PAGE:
The new joint venture could do something far more drastic if it bargained directly with drugmakers for top-selling medicines or even created an online bidding system for the manufacturers. The trio could partner with Rx Savings Solutions, for example, a startup with an app that peers into a patient’s insurance plan to help find lower-cost drugs. Amazon could eventually open its own mail-order pharmacy to compete directly with PBMs. Recent speculation about an Amazon-like market for drugs has rattled investors in PBMs, pharmacies, and drug wholesalers.
CVS Health Corp. and Express Scripts Holding Co., two of the largest PBMs, say they welcome the Bezos-Buffett-Dimon initiative. Benefits managers say they’re scapegoats for drugmakers desperate to justify prices. They say they keep a small fraction of rebates for themselves and pass on the rest to their clients. The system keeps prices in check, according to Express Scripts, which says drug costs in its commercial plans rose only 1.5 percent last year when rebates are included. Without PBMs, drugmakers “would charge whatever they want,” says Glen Stettin, an Express Scripts senior vice president. “We’ve taken a lot of their pricing power away.”
Big Pharma paints a different picture. In ads, the Pharmaceutical Research and Manufacturers of America points out that many patients can end up paying the full price of a drug, even when their insurer, employer, and PBM benefit from rebates. This is because millions are on high-deductible insurance plans. “We are paying rebates against that same sale where people are paying full price,” says David Ricks, chief executive officer of Eli Lilly. “Our view is those rebates should be passed through in the point of sale.”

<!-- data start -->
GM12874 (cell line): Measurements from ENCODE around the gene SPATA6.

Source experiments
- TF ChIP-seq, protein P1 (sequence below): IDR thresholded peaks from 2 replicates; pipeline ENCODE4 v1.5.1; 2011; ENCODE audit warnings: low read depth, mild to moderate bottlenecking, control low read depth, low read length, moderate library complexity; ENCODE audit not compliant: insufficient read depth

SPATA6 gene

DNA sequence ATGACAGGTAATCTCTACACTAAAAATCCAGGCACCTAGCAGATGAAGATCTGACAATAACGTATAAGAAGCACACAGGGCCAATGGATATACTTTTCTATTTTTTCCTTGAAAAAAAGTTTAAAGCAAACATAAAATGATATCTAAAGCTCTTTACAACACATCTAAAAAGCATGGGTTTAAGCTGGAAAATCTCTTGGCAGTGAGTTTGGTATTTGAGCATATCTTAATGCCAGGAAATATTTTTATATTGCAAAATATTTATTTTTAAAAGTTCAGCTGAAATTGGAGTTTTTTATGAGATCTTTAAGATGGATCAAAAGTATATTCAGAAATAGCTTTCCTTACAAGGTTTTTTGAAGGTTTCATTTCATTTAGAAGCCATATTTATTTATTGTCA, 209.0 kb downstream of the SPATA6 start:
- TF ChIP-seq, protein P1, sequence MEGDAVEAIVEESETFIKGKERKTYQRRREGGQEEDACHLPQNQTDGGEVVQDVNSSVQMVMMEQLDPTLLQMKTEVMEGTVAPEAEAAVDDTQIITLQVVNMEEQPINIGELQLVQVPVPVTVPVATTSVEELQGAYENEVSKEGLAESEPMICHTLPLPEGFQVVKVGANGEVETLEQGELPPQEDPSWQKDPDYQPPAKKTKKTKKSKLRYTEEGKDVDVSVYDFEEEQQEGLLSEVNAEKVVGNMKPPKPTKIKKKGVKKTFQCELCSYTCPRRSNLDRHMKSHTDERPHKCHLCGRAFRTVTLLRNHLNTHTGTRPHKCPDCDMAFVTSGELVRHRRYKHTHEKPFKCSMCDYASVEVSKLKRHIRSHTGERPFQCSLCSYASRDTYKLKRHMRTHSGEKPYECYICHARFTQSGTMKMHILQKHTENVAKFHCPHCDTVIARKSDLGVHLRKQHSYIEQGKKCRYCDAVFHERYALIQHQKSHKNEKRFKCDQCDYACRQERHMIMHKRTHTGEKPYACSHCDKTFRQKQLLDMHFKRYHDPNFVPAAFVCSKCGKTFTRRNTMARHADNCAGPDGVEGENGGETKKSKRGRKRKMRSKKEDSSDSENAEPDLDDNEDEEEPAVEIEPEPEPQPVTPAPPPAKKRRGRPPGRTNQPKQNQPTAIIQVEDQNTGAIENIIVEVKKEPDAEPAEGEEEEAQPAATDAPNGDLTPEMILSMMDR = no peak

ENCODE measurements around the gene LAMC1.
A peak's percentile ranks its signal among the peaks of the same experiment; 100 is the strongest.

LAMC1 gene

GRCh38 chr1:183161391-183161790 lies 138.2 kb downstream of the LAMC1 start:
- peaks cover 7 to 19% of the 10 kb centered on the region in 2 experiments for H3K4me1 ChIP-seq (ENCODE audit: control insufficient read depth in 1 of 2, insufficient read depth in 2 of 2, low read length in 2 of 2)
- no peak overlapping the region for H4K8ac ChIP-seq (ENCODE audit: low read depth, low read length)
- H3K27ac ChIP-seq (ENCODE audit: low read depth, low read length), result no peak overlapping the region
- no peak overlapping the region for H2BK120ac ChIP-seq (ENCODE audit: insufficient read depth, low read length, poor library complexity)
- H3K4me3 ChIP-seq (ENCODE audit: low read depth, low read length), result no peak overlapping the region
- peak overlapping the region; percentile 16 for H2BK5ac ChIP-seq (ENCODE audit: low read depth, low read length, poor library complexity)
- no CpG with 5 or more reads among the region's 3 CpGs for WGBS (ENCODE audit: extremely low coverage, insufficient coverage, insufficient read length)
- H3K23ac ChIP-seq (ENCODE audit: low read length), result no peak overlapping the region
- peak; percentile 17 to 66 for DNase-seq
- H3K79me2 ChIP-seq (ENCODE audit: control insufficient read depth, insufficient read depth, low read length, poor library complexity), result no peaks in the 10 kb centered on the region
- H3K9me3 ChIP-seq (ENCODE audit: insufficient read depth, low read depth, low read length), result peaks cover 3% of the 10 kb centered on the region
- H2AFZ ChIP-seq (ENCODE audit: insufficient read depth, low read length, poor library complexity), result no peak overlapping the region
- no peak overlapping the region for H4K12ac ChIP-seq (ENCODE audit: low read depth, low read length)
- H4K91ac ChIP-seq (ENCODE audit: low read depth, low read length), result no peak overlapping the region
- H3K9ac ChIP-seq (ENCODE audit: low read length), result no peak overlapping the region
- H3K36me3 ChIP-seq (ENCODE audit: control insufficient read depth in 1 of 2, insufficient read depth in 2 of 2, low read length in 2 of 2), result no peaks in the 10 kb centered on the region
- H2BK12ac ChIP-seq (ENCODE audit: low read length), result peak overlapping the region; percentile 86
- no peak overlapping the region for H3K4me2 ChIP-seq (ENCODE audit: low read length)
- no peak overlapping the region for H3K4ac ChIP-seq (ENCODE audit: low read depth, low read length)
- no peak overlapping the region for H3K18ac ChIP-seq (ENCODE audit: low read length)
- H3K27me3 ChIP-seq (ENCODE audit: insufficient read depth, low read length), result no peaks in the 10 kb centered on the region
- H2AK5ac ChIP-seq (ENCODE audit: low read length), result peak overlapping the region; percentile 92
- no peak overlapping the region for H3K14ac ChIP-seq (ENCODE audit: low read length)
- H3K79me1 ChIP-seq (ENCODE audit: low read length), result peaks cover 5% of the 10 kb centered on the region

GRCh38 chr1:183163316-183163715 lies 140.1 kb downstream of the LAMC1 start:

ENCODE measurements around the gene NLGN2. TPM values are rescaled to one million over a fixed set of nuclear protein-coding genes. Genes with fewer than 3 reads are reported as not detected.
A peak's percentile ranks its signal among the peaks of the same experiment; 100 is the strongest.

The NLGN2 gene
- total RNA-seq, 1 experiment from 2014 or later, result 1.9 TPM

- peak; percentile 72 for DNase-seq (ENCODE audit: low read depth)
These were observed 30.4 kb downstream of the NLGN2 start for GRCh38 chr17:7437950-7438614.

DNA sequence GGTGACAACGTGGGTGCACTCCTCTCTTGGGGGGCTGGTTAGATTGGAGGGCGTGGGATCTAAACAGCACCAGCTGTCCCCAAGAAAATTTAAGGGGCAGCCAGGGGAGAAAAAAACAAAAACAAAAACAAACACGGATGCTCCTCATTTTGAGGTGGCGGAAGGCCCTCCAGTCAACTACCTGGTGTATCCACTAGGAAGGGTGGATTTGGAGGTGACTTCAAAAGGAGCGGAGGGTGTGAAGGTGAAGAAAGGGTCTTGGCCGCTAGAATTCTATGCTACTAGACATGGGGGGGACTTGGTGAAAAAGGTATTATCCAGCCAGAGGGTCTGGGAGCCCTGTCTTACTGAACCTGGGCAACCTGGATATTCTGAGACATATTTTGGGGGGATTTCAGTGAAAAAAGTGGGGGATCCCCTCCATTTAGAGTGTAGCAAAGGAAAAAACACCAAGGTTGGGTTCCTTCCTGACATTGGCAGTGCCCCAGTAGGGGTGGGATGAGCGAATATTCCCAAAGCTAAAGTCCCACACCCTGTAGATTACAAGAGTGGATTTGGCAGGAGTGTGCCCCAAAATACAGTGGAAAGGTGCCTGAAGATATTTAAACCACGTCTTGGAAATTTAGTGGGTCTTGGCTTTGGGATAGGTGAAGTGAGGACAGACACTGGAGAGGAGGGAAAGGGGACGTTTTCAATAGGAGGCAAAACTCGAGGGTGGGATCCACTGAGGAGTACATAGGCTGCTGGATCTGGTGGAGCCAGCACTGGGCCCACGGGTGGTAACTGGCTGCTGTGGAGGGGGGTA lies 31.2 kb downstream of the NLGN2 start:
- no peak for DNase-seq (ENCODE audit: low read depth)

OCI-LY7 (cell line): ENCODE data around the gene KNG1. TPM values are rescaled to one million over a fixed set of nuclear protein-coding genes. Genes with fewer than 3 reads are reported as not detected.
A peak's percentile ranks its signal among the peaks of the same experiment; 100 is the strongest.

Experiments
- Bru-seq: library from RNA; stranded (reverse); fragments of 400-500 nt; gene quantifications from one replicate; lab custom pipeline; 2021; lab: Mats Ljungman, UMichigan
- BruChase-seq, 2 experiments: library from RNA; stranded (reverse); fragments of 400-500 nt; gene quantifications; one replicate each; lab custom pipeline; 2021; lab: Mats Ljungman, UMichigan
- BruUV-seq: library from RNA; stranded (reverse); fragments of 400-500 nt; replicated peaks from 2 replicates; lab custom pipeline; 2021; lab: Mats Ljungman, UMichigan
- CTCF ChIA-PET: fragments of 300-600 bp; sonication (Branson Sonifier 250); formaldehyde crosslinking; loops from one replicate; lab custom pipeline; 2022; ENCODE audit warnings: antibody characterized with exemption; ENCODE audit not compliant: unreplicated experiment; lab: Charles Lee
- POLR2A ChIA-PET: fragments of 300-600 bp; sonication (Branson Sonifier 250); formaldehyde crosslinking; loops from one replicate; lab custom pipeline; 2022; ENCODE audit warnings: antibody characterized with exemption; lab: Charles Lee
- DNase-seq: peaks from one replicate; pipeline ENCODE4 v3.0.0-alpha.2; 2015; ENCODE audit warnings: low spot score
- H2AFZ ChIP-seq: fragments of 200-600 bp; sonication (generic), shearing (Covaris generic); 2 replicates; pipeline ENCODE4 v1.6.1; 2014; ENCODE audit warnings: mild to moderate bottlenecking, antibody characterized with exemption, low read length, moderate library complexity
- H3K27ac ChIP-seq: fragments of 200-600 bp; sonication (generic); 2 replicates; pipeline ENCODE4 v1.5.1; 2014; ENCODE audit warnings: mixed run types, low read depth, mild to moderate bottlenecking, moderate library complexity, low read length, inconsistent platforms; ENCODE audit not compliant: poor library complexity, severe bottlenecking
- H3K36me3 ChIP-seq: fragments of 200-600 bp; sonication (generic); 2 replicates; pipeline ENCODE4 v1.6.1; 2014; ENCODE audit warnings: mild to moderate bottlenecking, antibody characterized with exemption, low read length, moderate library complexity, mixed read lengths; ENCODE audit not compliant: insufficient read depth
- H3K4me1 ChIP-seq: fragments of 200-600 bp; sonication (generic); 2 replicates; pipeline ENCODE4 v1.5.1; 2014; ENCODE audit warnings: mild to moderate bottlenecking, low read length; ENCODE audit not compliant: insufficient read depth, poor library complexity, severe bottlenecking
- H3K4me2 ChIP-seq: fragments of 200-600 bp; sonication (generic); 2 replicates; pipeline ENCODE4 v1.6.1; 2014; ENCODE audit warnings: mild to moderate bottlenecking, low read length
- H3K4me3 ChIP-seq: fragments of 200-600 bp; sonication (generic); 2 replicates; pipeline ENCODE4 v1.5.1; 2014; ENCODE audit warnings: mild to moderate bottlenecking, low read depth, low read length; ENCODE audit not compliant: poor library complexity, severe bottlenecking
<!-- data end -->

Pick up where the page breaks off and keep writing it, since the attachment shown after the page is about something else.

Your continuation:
Lilly is trying something different with its own employees: giving them rebates directly rather than keeping them all for itself—a kind of blueprint for how the industry could push back against PBMs. It’s not an altogether new idea: General Motors Co. started providing upfront drug discounts for some of its employee plans in 2010. The concept is gaining traction in Washington, where President Donald Trump proposed sharing “a substantial portion of rebates” with patients in the Medicare drug program for the elderly in his fiscal 2019 budget, released on Feb. 12.
Benefits managers contend that the concept is no miracle cure. They already give the majority of rebates, about 90 percent, to employers, unions, and health plans, PBMs say. In essence, giving rebates to employees may mean the company that ultimately foots most of the bill won’t get some of the savings it relies on to keep premiums down. Express Scripts offers companies the option of giving rebates to employees, but few have chosen it. CVS says it also offers clients that option and gives its own employees rebates.
When presented with the option, most big companies “decide to keep the rebate for themselves,” says David Dross, leader of the managed pharmacy practice at human resources consultant Mercer. Employers want the checks to keep down premiums and other health costs, he says.
Trump’s proposal to pass Medicare rebates through to patients faces opposition from PBMs. The Pharmaceutical Care Management Association, which represents the companies, recently wrote a 45-page rebuttal explaining why giving rebates to these customers doesn’t make sense. AARP, the advocacy group for Americans older than 50, worries that diverting rebates to Medicare patients on expensive drugs would drive up premiums for everyone else in the program.
Passing rebates through to the end user may be good for patients who need costly drugs, but it’s not going to untangle the web of pharmacies, wholesalers, insurers, and PBMs—all of whom may profit in some way from rising drug costs even as they wag fingers at drug companies for causing the problem. In the U.S., on average, $15 of the $100 spent upfront on brand-name drugs goes to middlemen, estimates Ravi Mehrotra, a partner at investment bank MTS Health Partners LP. In other developed countries, they get only $4 of every $100 spent, he says. Until that changes, prices are likely to keep heading higher.